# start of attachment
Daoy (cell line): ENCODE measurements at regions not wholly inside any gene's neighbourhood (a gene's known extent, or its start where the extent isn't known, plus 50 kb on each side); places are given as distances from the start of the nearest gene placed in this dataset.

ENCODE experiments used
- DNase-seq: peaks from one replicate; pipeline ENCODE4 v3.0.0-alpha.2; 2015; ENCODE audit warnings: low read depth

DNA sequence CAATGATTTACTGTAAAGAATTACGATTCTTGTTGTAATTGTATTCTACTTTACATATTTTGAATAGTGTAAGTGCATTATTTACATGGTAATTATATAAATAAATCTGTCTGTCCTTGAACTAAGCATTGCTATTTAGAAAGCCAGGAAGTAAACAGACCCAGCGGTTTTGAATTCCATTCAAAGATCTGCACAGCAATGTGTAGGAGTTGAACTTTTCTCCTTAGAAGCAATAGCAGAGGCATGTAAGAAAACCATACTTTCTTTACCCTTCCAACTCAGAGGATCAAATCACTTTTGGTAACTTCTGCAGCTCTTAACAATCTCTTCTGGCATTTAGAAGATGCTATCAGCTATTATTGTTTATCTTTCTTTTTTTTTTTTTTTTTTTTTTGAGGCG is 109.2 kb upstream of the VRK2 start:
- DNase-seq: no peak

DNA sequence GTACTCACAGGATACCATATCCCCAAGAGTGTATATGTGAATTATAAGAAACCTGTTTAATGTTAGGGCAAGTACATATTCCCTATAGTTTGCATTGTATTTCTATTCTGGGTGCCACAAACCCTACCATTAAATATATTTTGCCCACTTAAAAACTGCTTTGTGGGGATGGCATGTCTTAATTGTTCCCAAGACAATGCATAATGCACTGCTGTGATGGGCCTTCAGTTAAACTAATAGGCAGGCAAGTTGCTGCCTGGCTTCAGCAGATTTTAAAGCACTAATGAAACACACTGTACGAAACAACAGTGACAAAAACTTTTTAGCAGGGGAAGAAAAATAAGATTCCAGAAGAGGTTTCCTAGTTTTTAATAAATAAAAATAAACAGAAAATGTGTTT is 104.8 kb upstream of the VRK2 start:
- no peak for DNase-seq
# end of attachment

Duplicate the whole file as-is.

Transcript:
Daoy (cell line): ENCODE measurements at regions not wholly inside any gene's neighbourhood (a gene's known extent, or its start where the extent isn't known, plus 50 kb on each side); places are given as distances from the start of the nearest gene placed in this dataset.

ENCODE experiments used
- DNase-seq: peaks from one replicate; pipeline ENCODE4 v3.0.0-alpha.2; 2015; ENCODE audit warnings: low read depth

DNA sequence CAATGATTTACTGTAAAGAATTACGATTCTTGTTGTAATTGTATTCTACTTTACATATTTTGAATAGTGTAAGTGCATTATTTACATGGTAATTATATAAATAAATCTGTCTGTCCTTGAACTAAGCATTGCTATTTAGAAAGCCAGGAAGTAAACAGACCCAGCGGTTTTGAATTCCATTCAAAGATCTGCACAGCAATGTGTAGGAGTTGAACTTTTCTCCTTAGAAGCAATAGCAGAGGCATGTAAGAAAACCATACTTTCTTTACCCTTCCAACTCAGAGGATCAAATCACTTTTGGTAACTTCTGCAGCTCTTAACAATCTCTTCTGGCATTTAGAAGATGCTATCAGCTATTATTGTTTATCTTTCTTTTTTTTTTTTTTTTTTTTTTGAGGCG is 109.2 kb upstream of the VRK2 start:
- DNase-seq: no peak

DNA sequence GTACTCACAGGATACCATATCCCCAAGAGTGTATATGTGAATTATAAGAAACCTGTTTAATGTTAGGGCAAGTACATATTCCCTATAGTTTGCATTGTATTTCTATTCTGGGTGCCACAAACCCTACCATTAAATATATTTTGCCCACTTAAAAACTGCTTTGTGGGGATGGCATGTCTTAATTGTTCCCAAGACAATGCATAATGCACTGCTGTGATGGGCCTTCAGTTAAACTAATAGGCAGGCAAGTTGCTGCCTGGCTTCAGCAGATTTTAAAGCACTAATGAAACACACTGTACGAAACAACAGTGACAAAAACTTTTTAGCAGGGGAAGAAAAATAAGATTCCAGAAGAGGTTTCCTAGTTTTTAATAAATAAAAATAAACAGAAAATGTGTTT is 104.8 kb upstream of the VRK2 start:
- no peak for DNase-seq